How is prostate cancer detected?

The most effective means of detecting prostate cancer early is through a screening, which involves a digital rectal exam and measuring the amount of prostate-specific antigen (PSA) in the blood. In a digital rectal exam, the doctor inserts a gloved, lubricated finger into the anus in order to feel the shape and size of the prostate.

The PSA test is believed to find most prostate cancers. PSA is a protein that the prostate secretes into the bloodstream. If a man has higher levels of this antigen, it may mean he has prostate cancer.

If cancer is suspected, the doctor will perform a prostate biopsy (removal of tiny pieces of prostate tissue). By removing a tissue sample from the tumor and examining it, doctors can confirm or rule out a diagnosis of cancer and determine whether the disease has spread to other organs.

What if prostate cancer is diagnosed?

Fortunately, most prostate cancers have not spread at the time they are diagnosed, and the cancer is most often limited to the prostate gland.

To help predict how aggressive the prostate cancer is, your physician will look at your PSA levels before the biopsy, and will also calculate the “Gleason Score.” The Gleason Score is a sum of the grades of the two most common prostate tumors.

After looking at tiny sections of the prostate tissue biopsy through a microscope, the pathologist assigns a grade from 1 to 5 to the tumors, based on their appearance (with 1 being closest to normal appearance and 5 being least normal). The Gleason Score can range from 6 to 10, with 6 being the least aggressive form of cancer (confined to the gland) and 10 the most aggressive form (highest risk of spreading outside the gland).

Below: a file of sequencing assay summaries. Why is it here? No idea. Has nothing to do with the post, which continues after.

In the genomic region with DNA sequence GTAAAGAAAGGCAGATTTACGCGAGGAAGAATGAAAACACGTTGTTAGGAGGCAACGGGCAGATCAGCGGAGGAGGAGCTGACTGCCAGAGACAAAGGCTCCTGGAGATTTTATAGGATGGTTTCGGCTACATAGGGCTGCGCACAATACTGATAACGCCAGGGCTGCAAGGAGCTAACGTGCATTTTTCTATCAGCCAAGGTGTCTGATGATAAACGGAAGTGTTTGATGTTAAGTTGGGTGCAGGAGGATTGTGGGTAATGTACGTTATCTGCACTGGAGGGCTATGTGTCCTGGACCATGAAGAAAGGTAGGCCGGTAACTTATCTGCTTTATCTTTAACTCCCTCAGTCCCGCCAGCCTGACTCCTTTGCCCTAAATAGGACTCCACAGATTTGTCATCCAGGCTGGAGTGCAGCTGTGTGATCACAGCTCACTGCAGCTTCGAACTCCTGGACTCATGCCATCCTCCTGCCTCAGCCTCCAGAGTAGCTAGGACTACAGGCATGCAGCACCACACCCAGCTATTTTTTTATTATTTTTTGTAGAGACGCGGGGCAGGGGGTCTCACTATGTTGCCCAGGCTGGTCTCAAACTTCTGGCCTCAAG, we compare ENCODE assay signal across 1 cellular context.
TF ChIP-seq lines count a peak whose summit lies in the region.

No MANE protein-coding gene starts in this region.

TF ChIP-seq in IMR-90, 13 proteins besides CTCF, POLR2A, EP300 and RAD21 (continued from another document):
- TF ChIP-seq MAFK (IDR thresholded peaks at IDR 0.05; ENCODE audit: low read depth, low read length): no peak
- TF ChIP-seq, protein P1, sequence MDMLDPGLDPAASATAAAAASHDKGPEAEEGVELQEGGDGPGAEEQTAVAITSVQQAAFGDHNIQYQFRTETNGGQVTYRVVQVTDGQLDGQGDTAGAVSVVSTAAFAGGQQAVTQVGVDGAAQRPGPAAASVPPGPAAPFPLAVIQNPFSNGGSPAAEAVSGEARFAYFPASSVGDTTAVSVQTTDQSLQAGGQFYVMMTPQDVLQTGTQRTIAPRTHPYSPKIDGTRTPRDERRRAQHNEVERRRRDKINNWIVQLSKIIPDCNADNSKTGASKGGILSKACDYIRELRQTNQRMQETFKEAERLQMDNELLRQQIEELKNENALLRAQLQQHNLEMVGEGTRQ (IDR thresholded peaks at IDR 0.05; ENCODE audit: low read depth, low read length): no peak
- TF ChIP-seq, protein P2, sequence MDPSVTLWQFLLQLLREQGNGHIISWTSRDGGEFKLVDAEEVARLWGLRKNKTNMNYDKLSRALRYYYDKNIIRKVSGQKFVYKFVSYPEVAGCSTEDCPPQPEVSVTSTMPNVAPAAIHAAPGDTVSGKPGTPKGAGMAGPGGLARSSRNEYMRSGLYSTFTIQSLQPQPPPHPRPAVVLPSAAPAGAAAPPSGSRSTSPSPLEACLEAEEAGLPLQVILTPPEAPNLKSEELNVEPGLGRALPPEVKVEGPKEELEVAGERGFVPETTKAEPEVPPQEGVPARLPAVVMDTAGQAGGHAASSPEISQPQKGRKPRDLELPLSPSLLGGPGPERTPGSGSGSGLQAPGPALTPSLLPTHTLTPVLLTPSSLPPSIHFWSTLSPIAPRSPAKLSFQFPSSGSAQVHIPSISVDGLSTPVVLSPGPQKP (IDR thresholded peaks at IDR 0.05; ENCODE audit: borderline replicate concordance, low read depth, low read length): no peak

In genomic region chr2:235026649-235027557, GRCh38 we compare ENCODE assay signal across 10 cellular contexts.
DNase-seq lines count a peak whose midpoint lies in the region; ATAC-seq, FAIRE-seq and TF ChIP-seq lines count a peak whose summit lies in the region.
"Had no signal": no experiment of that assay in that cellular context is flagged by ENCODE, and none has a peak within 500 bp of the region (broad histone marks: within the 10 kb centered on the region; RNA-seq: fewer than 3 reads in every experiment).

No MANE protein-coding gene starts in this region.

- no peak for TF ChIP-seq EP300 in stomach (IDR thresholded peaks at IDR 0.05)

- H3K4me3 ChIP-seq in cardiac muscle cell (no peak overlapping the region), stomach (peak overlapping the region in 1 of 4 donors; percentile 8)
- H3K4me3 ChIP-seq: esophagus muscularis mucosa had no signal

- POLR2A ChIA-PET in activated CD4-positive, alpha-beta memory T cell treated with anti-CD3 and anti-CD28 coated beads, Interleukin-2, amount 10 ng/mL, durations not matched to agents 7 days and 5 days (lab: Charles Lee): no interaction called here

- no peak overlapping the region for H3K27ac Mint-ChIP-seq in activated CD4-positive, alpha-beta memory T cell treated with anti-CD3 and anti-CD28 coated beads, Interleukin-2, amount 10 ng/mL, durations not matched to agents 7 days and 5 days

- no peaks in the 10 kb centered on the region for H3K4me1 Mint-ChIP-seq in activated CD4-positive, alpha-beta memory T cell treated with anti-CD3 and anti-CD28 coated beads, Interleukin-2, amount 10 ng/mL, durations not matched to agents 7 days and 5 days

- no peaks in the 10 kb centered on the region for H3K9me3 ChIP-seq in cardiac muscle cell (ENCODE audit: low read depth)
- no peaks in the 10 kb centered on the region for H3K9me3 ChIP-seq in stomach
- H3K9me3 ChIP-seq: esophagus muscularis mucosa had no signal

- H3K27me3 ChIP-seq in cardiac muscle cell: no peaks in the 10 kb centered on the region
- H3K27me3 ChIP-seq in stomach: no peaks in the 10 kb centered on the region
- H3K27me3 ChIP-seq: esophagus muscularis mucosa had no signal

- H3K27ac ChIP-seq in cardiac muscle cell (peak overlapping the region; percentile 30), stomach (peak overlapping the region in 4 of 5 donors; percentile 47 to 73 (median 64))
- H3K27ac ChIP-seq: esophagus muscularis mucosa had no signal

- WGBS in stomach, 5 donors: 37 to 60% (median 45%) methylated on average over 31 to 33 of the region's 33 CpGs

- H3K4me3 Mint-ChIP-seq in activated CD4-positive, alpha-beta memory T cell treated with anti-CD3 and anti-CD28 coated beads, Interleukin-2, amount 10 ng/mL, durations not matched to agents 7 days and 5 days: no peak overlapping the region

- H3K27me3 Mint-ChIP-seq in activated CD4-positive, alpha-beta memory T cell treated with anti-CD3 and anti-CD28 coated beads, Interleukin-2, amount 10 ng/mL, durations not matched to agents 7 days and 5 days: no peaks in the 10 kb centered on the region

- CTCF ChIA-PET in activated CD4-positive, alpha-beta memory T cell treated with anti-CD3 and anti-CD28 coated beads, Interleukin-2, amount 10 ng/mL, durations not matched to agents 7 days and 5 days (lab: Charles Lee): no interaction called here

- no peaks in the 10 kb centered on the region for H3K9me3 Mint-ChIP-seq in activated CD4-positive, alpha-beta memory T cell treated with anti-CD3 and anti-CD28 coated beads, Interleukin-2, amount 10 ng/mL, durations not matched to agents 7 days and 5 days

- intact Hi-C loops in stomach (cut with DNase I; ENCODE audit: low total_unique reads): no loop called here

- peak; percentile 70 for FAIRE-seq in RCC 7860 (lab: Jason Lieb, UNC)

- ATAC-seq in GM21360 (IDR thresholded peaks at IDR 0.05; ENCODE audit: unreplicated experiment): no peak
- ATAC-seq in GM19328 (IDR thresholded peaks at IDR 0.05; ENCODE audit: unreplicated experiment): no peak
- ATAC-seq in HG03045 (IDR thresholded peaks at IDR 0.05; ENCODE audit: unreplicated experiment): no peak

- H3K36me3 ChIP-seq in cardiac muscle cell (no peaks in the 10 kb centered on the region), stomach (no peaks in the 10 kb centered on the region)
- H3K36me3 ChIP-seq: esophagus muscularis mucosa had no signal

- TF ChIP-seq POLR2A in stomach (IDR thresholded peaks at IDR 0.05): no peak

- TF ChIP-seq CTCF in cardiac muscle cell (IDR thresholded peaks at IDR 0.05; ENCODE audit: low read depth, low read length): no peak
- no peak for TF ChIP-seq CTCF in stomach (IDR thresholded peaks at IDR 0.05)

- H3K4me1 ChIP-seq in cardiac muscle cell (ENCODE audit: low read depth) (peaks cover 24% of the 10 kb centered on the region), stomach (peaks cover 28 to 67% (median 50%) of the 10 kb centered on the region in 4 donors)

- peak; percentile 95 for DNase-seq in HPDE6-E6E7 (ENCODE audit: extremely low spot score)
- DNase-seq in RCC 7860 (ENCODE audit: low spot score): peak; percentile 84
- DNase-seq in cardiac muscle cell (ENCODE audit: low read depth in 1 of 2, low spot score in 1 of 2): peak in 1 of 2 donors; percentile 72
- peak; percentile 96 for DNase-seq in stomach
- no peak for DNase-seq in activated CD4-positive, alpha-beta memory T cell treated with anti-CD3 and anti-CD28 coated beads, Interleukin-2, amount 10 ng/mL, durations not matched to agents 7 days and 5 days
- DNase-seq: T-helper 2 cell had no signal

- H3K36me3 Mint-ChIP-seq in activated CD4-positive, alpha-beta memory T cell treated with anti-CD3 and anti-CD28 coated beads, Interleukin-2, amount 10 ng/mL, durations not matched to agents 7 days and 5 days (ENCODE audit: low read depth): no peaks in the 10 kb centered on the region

From the PSA levels and the Gleason Score, a treatment plan is created. For men with a low risk of the cancer spreading outside the gland, staging studies such as bone scans and computed tomography scans are not needed. Men who have cancer with a higher likelihood of spreading may need these staging studies to learn where the cancer may have spread.

Last reviewed by a Cleveland Clinic medical professional on 07/24/2015.


  • National Cancer Institute. Prostate cancer—for patients Accessed 4/16/18.
  • American Cancer Society. Prostate cancer Accessed 4/16/18.
  • Corn P, Logothetis C. Chapter 34. Prostate Cancer. In: Kantarjian HM, Wolff RA, Koller CA. eds. The MD Anderson Manual of Medical Oncology, 2e. New York, NY: McGraw-Hill; 2011.

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